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Trans woman stabbed to death in Chile during an attempted robbery

Josh Milton September 2, 2019
Trans campaigners in Santiago, Chile, where a landmark trans rights law has been passed

Trans campaigners in Santiago, Chile, were an historic law has been passed for transgender rights in the country. (PABLO VERA/AFP/Getty Images)

An unidentified trans woman was stabbed to death in Santiago, Chile, on Saturday morning (31 August) during an attempted robbery, according to local media.

The Metropolitan Homicide Brigade of the Investigative Police is investigating the cause of death of the woman that happened in Chile’s bustling capital city.

According to preliminary police reports, the woman and another trans woman–both reportedly from Columbia–approached a Haitian man on the corner of San Antonio and Monjitas streets.

Just outside a local pharmacy in the downtown district, the woman approached the man with a knife, according to security camera footage seen by police.

The man then snatched the knife out of her hand and retaliated in self-defense, mortally wounding her in the process.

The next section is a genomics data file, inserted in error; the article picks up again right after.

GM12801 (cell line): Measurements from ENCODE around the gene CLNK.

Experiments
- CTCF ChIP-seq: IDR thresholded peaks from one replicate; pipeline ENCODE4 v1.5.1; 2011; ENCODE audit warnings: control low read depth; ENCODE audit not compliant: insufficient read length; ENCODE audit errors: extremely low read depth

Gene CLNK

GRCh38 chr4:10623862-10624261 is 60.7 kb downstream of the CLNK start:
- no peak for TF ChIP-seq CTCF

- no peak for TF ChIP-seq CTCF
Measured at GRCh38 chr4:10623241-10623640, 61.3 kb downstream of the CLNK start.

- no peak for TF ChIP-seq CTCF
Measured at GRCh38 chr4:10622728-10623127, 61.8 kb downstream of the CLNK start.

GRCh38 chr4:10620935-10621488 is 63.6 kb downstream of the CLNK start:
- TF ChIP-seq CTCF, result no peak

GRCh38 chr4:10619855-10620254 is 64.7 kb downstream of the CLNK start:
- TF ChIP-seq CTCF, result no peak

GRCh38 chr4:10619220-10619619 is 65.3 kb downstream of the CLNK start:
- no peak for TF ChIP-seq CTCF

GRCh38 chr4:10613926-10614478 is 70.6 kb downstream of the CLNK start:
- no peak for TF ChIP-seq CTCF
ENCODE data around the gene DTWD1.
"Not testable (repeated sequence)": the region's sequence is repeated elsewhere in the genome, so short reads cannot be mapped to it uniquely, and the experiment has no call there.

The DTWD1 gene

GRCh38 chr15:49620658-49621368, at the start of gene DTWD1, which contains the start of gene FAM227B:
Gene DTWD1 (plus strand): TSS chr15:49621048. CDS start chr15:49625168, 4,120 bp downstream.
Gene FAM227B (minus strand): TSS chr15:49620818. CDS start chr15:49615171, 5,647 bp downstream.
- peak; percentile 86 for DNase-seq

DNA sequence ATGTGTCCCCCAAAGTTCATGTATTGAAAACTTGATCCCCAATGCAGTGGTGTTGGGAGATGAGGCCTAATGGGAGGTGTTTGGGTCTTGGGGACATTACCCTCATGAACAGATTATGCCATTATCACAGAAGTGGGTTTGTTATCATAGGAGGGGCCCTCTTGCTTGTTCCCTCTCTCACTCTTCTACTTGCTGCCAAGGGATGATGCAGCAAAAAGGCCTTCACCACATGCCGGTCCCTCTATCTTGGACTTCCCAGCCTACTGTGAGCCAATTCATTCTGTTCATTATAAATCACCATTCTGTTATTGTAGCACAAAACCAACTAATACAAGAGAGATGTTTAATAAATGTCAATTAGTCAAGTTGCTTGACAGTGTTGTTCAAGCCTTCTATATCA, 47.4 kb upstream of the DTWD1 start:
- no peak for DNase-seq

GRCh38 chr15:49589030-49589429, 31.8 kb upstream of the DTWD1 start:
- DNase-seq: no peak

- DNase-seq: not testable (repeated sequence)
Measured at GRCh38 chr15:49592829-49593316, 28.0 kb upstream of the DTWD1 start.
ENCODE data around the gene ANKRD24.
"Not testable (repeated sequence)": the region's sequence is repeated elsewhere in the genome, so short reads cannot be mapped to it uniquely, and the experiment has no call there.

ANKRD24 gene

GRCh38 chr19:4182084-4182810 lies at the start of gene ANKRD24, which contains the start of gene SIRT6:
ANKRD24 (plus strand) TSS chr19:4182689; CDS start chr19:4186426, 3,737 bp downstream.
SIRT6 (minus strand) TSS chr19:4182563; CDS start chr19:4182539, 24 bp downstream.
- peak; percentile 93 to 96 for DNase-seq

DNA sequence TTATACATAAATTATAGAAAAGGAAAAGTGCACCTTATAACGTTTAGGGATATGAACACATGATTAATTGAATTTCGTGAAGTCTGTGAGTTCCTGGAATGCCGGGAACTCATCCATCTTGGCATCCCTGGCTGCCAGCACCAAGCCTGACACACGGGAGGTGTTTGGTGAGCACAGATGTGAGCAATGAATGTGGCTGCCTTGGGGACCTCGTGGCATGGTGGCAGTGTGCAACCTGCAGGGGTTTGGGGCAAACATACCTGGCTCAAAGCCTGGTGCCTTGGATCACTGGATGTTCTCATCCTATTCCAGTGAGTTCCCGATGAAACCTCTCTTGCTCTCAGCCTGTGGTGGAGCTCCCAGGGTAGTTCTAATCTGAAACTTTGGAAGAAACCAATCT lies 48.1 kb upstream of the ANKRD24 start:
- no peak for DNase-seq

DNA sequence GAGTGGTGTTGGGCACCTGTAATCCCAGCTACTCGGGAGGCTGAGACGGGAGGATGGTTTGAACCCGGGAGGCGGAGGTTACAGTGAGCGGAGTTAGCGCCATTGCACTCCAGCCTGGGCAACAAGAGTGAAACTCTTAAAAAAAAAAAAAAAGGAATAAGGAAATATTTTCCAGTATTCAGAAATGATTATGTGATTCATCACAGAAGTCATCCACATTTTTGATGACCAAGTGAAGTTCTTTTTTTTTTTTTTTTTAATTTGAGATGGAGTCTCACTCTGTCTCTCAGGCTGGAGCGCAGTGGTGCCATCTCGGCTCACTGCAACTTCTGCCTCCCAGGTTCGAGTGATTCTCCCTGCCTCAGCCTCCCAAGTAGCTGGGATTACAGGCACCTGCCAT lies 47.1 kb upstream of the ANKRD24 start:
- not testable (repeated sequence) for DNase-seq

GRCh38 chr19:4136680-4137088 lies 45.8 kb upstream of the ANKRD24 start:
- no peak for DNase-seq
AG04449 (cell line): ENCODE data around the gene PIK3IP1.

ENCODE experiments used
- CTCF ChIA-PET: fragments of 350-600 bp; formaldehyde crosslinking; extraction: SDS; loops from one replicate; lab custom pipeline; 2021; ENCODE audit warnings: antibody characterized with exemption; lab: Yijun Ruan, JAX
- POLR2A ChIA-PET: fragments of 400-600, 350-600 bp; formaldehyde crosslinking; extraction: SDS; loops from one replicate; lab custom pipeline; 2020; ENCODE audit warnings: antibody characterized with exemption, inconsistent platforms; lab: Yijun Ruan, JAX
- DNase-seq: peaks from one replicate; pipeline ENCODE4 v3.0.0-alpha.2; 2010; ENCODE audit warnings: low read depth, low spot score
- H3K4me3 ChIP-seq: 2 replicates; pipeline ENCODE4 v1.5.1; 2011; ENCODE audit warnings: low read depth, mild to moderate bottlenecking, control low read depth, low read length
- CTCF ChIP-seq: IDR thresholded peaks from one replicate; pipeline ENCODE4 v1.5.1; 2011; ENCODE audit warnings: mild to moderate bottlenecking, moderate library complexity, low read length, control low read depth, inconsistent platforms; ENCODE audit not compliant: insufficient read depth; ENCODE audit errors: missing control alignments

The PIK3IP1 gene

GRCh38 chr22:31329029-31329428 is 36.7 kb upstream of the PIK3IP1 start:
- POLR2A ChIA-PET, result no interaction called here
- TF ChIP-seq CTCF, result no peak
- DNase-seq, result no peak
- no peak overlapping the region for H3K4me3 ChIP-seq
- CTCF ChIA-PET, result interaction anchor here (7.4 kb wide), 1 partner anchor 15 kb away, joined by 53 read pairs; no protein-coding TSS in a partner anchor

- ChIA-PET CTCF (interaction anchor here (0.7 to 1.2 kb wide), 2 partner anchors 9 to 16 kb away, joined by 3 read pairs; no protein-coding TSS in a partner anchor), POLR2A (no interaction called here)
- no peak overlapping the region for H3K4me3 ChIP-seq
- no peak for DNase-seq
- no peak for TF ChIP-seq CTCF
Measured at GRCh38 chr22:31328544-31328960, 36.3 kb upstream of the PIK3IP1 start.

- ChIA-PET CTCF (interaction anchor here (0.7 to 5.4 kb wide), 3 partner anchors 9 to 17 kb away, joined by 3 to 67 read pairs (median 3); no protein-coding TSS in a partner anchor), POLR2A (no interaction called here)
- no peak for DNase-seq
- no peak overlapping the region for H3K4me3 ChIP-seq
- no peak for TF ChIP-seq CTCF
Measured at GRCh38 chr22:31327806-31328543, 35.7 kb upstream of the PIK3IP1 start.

Local police quickly arrested the other trans woman, while medical professionals treated her wounded accomplice.

She was later transferred to the Legal Medical Service (Servicio Médico Legal).

No charges have been placed by the Prosector’s Office.

Trans rights in Chile

Chile, a strongly Roman Catholic country, only legalised divorce in 2004. Yet the country has made huge leaps for LGBT+ rights in recent years.

Occupying a long, narrow strip of South America, the country has also had a long history with enshrining protections onto its queer community.

The country introduced hate crime laws in 2012 in a bid to provide protections for the LGBT+ community.

While Congress passed a bill legalising civil partnership in 2015.

LGBT+ Chilean rights group Fundación Iguales pushed for a gender identity law which finally passed in September 2018, allowing trans people over the age of 14 to legally change their gender.

Moreover, the president of Chile’s upper house of Parliament, Jaime Quintana, has said it is likely to pass a marriage equality bill this year.

Although, Chile’s current president, Sebastián Piñera, has in the past specified that his government will not prioritise this measurement.

Nevertheless, Chileans overwhelmingly support LGBT+ rights. A survey in July this year showed 65% of Chileans above the age of 18 supported marriage equality.

More: Chile, Trans

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